EXAMPLE v1 A sample of the undrawn ribbon described in Example III was conditioned in the box .at 68 C. and was then drawn at a draw speed of 45 yards per minute. Under these conditions, the natural draw ratio was 6.8.x. The resulting product was a ribbon 0.90 wide and 0.05 mm. thick, having a continuous luster. This material had a density of 0.62 to 0.65 g. cm. It was possible although difiicult to draw ribbon under these conditions at this speed to produce a continuous filament. Breakageo-f the filament, however, occurred occasionally. When the same experimentwas repeated at the same temperature but at a speed of 49 yards per minute, .it was not-possible (The speed at which this-monofilament' to maintain a steady drawing. The yarn broke at every trial.

, EXAMPLE VII Thisexample shows that an upper limit for the temperature of the process'of this invention exists. In Example III it was shown that it was possibleto drawapolyethylene terephthalate ribbon at a temperature of 75 C. and at a draw ratio of 5.7x. A sample of the same undrawn ribbon was conditioned in the box shown in Figure 2at a temperature of C. An attempt was made to draw theribbon at the same speed, that is, 16.9 yards per minute. However, at this temperature the draw ratio dropped from 5 .7 x to 4.6x and the yarn instead of having, ametallic luster was clear, having the appearance of conventionally."drawnpolyethylene terephthalate; The density of this-clear ribbon'was measured and found to be 1.379 which is normal for conventionally drawnp'olyethylene terephthalate. There were no voids in the ribbon. It was apparent that under these conditions it was not possible to operate the process of this invention. Referring to Figure 3, it is shown that upon increasing or decreasing the speed a lustrous product was not obtained at this temperature. Thus, at 80 C., only a clear, conventionally drawn ribbon rather than a lustrous-ribbon can be obtained.

EXAMPLE VIII Two flat n'bbons of polyethylene terephthalate were melt-spun. One-of. the ribbons had a denier of 205 and was 0.40 mm. .wide and 0.03 mm. thick. The birefringence of this ribbonwas- 0.01. This higher birefringence 2. The box was held at ajternperature of 25 C. After reaching thermal equilibrium, the ribbon was drawn at a speed of 14.85 yards per minute, under which conditions the yarn had a natural draw ratio of 5.2x. The resulting ribbon was-0.-25 mm. wide and 0.005 mm. thick and had a density of 1.293 g. /cm. The ribbon was faintly lustrous but drawing was difficult under the conditions stated. r The other sample of ribbon was melt-spun and wound up at a slightly higher rate, giving an undrawn ribbon having a denier of and a birefringence of 0.011. The ribbon was placed in the conditioning box which was held at 25 C. and then drawn at a speed of 15.5 yards per minute. The natural draw ratio was 4.4x The resulting ribbon'was'clear and had a density of 1.379 g./cm. It was not possible toobtain la metallicluster product in any polyethylene terephthalate 'having abirefringence greater than 0.01.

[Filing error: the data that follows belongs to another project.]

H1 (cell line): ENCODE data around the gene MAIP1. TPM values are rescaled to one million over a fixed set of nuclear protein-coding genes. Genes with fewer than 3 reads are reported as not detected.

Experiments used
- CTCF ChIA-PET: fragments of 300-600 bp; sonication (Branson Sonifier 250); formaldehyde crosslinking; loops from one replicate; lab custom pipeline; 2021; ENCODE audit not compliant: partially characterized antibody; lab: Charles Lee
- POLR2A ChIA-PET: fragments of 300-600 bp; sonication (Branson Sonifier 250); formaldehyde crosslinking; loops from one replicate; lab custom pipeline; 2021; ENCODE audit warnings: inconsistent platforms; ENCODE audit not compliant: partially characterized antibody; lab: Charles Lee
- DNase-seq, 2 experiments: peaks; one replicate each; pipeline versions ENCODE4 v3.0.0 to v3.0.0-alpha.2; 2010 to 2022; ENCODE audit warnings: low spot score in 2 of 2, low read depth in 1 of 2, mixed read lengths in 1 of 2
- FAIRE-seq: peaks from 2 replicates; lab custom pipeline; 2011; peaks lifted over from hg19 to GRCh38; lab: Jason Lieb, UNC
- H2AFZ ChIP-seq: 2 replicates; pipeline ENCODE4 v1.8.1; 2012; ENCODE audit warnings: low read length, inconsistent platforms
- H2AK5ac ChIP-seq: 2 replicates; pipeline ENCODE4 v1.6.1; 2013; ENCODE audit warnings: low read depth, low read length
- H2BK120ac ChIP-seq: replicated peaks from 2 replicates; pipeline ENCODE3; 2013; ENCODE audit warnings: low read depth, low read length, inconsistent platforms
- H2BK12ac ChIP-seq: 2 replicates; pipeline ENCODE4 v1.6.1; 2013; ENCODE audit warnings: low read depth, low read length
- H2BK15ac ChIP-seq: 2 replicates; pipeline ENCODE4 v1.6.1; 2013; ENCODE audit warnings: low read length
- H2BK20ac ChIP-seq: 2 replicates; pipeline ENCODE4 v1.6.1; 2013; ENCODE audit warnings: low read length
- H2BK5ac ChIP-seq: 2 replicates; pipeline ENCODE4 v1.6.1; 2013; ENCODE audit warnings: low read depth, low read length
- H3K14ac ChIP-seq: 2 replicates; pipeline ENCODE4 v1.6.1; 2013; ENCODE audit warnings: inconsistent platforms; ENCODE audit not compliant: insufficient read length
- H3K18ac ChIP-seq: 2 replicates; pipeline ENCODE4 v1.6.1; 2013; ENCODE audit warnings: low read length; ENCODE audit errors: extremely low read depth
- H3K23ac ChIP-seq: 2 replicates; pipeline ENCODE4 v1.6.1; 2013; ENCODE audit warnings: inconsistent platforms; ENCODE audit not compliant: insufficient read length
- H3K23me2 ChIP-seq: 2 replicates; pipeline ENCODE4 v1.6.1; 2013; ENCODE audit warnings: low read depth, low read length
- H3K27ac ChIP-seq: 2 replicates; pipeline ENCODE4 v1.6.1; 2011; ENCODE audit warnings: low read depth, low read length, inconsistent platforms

EXAMPLE IX Molten polyethylene terephthalate was spun through a 30-hole :spinneret .ofwhich-eaeh hole was 0.009 inch in diameter to give a multifilament yarn. Birefringence prior to drawing was about 0.001. The yarn bundle was passed over a heated plate and then drawn. Drawing temperature was between 68 C. and 75 C. The draw ratio was 6.0x and the drawn yarn was wound up at approximately 8 yards per minute. The final product was a multifilament yarn of 30 filaments, each filament having a denier of 6. The yarn had a bright, silvery metallic luster.

EXAMPLE X.

An essentially amorphous, unoriented polyethylene terephthalate'filrn was drawn in a'longitudinal direction between a group of slow and fast rolls. In determining the initial birefringence of the film, the procedure included directing abeam of polarized light upon edges of the film perpendicularto' both the longitudinal direction and transverse direction of thefilm. The birefringence so measured wasfound to 'beless than 0.01 in'both direct-ions. The filmwas fed over and undera series of five slow The higher windu'p speed induced a small rolls, and then. for adistance of abrolltj fQQ l qfi l' being threaded through the group of live fast rolls. The

Property 1A B 45.2 48.5 4.31 5. 78 d7 14.6 .-9s.a 21.1

1 Machine Direction.

Transverse Direction. p 7. 1 V

The foregoing examples illustrate theoperable ranges for the process ofthis invention, the criticality-of the limits of operability, and the desirability of the, preferred ranges previously set forth. s It has been showninthe. examples that at temperatures of 80.? C...and above it is not possible to draw substantially amorphous. polyethylene terephthalatematerial and :obtain ametallic lusr. ter. 7 At such temperatures the fiber or ribbon draws to a. clear product such as describedin the prior It has been shown that extremely low draw speeds, i.e., below 0.75 yard per minute, will not givefa lustrous'rnaterial and that speeds below50 yardsper minutemust be used.